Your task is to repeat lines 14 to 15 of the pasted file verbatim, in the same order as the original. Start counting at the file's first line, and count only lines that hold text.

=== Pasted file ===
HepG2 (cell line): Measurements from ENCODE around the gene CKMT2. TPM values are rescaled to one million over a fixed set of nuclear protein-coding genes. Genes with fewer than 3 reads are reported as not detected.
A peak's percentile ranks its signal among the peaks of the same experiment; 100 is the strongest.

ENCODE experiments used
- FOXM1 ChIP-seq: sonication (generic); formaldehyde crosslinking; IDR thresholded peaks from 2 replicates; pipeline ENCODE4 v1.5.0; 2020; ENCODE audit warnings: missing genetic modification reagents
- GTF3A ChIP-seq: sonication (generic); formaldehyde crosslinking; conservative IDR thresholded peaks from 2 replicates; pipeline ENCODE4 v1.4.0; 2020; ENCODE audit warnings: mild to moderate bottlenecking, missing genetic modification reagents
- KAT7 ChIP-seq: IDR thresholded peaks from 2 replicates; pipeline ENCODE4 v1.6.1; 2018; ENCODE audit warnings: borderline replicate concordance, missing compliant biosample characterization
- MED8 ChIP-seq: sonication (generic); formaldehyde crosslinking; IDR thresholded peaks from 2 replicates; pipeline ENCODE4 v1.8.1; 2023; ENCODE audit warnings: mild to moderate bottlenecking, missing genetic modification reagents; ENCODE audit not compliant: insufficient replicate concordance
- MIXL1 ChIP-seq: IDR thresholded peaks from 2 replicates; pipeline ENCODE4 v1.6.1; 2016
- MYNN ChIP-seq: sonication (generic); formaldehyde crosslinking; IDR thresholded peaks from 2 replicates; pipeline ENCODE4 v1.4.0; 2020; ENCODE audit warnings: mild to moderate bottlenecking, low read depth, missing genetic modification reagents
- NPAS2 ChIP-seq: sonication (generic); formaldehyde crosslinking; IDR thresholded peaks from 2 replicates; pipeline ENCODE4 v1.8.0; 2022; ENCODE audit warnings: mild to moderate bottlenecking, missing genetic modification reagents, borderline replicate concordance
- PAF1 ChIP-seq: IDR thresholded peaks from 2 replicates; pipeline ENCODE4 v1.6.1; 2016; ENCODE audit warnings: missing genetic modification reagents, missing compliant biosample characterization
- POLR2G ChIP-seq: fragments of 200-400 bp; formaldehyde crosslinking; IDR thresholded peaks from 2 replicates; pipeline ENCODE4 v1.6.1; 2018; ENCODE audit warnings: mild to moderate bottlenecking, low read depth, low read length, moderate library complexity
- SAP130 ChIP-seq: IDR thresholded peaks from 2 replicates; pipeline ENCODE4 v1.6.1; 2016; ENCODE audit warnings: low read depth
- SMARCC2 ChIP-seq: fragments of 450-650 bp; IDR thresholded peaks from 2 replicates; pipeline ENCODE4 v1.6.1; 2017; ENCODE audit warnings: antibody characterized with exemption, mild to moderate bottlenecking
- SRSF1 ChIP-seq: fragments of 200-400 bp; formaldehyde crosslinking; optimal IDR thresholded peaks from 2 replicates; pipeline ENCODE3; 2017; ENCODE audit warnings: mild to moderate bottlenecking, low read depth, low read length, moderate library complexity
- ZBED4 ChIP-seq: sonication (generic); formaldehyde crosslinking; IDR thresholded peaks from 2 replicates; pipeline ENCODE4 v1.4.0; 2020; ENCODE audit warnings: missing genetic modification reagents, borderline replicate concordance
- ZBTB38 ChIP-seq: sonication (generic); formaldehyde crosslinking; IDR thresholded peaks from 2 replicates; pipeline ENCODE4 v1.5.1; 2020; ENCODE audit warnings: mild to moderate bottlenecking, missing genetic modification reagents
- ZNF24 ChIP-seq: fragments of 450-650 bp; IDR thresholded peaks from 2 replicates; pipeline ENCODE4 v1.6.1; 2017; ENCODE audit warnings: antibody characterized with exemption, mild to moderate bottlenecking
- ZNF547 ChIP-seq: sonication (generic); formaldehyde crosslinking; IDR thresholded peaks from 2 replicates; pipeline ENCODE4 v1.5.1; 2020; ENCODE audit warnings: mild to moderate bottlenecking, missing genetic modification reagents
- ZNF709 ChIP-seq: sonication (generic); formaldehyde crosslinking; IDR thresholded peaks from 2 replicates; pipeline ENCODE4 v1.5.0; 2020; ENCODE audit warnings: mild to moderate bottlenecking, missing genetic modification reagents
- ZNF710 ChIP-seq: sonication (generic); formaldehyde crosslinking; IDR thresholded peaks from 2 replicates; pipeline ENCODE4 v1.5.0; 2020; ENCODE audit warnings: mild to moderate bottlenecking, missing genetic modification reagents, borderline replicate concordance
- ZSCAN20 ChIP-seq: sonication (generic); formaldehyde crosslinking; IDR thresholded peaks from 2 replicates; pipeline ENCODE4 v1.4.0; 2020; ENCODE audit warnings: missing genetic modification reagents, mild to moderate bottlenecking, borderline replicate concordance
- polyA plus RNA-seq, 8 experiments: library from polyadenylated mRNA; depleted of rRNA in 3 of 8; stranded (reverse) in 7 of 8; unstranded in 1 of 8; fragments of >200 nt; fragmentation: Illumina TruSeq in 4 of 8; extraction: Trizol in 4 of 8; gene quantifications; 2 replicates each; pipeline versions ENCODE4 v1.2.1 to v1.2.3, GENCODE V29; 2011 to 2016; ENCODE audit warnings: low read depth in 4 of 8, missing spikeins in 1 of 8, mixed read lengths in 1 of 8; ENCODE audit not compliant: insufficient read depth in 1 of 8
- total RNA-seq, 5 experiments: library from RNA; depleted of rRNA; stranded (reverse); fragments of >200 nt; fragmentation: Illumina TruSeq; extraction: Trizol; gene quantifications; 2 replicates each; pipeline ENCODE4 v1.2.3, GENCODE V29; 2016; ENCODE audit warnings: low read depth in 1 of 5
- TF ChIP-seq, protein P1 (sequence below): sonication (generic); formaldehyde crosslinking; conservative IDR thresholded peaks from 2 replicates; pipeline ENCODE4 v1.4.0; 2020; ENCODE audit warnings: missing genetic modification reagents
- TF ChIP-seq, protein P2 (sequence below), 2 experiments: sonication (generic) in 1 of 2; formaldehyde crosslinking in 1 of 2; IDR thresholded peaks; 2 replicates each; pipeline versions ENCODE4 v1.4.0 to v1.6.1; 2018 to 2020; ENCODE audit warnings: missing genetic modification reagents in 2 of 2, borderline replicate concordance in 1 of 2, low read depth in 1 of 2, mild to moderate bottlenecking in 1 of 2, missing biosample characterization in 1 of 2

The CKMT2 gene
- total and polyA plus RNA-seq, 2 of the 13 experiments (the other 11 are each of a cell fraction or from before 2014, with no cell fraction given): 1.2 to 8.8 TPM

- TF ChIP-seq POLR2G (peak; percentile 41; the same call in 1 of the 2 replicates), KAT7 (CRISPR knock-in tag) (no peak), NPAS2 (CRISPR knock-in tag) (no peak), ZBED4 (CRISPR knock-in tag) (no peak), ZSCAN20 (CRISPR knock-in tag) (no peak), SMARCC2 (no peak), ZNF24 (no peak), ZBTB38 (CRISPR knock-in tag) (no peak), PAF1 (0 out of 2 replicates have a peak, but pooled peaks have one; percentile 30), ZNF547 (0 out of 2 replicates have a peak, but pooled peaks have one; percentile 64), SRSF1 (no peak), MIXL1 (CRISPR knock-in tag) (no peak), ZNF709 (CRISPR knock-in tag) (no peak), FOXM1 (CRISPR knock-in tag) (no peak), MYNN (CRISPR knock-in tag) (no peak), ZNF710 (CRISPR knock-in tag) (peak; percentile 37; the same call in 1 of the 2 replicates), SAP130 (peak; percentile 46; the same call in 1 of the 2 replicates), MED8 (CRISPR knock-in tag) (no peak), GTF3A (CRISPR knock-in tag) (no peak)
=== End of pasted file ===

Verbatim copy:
- SMARCC2 ChIP-seq: fragments of 450-650 bp; IDR thresholded peaks from 2 replicates; pipeline ENCODE4 v1.6.1; 2017; ENCODE audit warnings: antibody characterized with exemption, mild to moderate bottlenecking
- SRSF1 ChIP-seq: fragments of 200-400 bp; formaldehyde crosslinking; optimal IDR thresholded peaks from 2 replicates; pipeline ENCODE3; 2017; ENCODE audit warnings: mild to moderate bottlenecking, low read depth, low read length, moderate library complexity